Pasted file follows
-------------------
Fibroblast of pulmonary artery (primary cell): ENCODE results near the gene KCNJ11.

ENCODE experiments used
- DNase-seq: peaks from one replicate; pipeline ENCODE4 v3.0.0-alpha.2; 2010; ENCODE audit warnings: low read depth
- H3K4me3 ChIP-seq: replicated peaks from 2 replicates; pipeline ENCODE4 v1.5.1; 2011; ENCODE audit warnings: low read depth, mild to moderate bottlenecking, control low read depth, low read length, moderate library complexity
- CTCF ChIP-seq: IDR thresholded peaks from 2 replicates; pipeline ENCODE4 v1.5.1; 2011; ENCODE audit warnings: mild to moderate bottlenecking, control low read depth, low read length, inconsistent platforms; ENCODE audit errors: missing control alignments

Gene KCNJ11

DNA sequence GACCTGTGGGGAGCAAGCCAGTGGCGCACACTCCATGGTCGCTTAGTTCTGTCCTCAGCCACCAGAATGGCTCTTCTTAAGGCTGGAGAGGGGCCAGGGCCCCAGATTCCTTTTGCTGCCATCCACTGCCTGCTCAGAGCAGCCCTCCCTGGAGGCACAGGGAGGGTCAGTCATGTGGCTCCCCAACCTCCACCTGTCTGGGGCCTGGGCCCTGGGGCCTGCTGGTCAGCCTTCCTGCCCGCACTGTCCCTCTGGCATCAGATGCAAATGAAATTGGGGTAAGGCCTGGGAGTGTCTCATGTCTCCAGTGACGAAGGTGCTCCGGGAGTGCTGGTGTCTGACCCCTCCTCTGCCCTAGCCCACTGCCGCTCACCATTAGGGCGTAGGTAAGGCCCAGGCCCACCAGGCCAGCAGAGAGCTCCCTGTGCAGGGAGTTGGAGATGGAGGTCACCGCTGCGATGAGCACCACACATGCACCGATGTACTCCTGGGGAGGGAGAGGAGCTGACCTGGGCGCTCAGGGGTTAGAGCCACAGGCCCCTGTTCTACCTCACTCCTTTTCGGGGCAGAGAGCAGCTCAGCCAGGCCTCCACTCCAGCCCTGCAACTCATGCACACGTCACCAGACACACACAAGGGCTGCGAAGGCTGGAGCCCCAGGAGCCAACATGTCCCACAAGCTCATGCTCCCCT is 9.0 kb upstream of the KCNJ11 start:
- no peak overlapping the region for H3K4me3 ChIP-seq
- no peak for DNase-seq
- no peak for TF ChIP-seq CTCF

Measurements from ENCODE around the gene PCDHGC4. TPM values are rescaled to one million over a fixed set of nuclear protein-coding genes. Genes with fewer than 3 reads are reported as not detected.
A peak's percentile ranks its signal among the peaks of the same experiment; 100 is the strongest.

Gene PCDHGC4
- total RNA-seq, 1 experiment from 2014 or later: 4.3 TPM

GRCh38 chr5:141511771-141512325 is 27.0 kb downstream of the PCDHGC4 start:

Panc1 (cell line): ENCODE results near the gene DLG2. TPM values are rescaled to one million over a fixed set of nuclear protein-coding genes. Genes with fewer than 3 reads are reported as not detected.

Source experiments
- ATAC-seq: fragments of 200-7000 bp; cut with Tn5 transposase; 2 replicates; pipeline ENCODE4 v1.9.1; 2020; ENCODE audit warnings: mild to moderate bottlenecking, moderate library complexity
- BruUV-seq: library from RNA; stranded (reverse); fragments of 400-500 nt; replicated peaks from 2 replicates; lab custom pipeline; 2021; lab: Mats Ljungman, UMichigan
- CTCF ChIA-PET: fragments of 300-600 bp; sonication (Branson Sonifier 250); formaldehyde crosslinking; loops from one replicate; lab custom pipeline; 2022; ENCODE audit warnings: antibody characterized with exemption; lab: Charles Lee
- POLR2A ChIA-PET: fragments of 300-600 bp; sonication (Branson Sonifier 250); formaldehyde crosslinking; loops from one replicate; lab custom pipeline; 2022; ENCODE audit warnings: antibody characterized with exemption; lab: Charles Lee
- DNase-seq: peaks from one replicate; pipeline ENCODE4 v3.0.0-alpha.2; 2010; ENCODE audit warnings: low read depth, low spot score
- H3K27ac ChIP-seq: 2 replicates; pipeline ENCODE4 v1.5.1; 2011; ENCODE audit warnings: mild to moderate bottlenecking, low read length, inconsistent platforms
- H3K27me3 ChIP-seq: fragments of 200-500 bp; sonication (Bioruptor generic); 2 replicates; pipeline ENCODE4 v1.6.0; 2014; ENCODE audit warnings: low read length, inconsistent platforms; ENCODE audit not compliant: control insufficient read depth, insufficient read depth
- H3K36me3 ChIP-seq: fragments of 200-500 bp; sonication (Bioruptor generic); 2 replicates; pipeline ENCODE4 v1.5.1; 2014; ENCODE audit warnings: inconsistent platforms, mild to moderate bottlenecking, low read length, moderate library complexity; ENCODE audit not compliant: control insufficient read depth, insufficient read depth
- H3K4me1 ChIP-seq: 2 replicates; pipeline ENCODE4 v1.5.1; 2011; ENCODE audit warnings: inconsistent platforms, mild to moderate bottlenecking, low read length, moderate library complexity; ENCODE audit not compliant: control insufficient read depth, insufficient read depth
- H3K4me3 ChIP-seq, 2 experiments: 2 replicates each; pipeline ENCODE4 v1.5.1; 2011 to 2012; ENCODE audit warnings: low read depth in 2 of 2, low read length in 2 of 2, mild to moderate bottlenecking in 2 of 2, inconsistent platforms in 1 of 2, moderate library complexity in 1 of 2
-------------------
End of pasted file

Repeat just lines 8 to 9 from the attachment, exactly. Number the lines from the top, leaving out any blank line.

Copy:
- no peak overlapping the region for H3K4me3 ChIP-seq
- no peak for DNase-seq